How Traveling Helped Improve My Body Image
Updated: Jun 16
By Mel Ciavucco
When I was a kid I loved Kylie Minogue and Jason Donovan. Neighbours was one of my favorite TV shows (back in the early days), and I really really wanted to go to Australia. It sounded like the most awesome place in the world, but my family told me it was very far away and too expensive to visit.
We mostly went on holiday to Butlins, which if you’ve never had the pleasure, mostly involves lots of hyperactive kids and drunk parents.
It seemed there wasn’t much hope of ever getting to Australia.
Fat Girls Don’t Travel
I didn’t know anyone from my hometown in the Midlands that traveled. Gap years were for rich kids. Backpacking was for sporty types who wanted to go trekking and kayaking. I hated sports. I was told women shouldn’t travel alone. At school, I was teased for coming in last in our cross-country runs. I despised PE lessons because we had to wear gym knickers (literally just knickers), and I hated my thighs.
I was even embarrassed to wear a swimming costume in front of my family. I wore a big baggy t-shirt over the top to cover my body.
When I was in my early twenties, a friend from my hometown announced quite suddenly, he was going to travel around the world. This friend was like me, working in a minimum wage hospitality job, and he referred to our town as the “black hole of dreams.” I’d already tried to move away from home a few times, and I’d dropped out of university. My confidence was low and my anxiety was at an all-time high.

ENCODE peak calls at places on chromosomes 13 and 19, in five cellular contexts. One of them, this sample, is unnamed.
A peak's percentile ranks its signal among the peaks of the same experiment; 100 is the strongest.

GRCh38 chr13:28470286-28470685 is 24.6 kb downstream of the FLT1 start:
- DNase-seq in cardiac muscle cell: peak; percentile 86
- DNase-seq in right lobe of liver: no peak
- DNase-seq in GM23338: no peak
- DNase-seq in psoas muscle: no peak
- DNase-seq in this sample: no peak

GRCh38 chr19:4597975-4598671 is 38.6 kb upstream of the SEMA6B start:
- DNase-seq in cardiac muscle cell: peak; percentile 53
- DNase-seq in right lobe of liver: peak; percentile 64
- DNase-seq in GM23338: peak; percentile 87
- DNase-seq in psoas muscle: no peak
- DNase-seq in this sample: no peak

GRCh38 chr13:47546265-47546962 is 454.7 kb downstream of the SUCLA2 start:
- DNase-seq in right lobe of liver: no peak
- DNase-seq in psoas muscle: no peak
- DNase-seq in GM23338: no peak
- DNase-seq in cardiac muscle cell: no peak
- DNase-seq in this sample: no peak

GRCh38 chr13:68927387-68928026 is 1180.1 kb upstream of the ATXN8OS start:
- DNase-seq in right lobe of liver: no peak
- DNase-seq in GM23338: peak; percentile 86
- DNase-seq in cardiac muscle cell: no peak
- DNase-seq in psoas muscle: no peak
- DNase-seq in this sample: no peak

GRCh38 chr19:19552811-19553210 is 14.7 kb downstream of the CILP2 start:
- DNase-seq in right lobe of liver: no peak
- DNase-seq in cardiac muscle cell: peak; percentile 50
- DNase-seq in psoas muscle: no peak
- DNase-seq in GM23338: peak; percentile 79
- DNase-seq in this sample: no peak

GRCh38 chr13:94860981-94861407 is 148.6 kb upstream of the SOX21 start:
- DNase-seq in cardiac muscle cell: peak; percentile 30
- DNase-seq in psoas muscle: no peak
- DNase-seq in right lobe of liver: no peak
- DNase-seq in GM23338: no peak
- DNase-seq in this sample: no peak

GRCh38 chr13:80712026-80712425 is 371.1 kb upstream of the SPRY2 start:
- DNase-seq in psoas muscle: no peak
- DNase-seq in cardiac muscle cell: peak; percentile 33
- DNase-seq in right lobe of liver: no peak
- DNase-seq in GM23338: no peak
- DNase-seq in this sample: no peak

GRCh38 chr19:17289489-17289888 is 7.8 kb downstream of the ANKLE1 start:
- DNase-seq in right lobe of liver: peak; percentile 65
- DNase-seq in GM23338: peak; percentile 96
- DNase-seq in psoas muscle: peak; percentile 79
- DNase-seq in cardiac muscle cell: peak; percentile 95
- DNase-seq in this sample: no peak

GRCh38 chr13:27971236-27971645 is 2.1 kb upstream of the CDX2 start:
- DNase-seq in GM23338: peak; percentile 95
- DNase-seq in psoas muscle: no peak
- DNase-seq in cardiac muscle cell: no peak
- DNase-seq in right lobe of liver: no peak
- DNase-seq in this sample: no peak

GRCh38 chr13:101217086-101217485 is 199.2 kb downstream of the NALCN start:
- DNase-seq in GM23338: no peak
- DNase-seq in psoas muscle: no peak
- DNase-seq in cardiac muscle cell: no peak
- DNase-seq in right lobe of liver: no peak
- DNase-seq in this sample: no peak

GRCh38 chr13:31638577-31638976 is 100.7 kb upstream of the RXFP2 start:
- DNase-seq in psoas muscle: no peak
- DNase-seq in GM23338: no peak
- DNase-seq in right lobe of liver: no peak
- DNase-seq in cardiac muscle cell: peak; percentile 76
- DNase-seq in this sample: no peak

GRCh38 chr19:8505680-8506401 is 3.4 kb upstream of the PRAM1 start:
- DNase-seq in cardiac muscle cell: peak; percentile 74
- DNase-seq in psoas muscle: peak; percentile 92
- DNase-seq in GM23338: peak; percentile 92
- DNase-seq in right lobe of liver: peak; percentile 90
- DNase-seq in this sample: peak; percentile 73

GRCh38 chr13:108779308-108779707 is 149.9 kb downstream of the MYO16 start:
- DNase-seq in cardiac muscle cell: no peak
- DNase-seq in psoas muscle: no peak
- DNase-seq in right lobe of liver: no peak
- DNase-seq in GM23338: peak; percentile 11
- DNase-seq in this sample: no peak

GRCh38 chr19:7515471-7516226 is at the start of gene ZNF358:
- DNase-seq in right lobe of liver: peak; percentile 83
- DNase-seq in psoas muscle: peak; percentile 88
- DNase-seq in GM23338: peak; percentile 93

My friend traveled around the world for ten months, sending me emails at every stop. I longed to travel the world, but I thought I was too fat, too poor, too scared, too female.
I was working long hours in a pub, spending most of my time binge drinking when I wasn’t there. But luckily, I still lived with my parents, so I was at least saving money-- for my hypothetical future travels.
The Critical Inner Voice
My friend came back from his travels, and he kept telling me, “if I can do it, you can.”
A female friend at work was planning to go to Australia and explained the working holiday visa system. Seeing another woman plan a trip alone was the push I needed. It took a few years of saving up the funds, but eventually I applied for a working holiday visa for Australia. I lost myself in the planning and the logistics, until the day I finally booked the flights. That’s when sh*t got real.
How was I going to survive so far away from my family? What the hell was I going to wear on the beach? I looked at those frilly dress-style swimming costumes that bigger women are expected to wear just to make other people feel more comfortable. I would look ridiculous. What would Kylie think?
In the few weeks before my flight, with help from friends and my parents, I continually countered my inner critical voice. I didn’t call it that back then, I thought it was normal to have those kind negative thoughts. I didn’t know my gripping stomach pains were called anxiety. My inner critic told me I was going to fail. It told me I’d run home to my parents again and get laughed at.
Just before I left, my traveler friend gave me a pep talk. He said if I ever doubted myself I should look in the mirror and say, “I’m a f**king soldier.” I told him that was f**king stupid. He kept saying, “Mate, you’ve just gotta do it. Tell yourself, I’m a f**king soldier.”
So I ended up in the toilets at Heathrow airport, my stomach in knots, sitting on the toilet, saying over and over in my head, I’m a f**king soldier. I didn’t care if it was stupid at that point, I had to do something.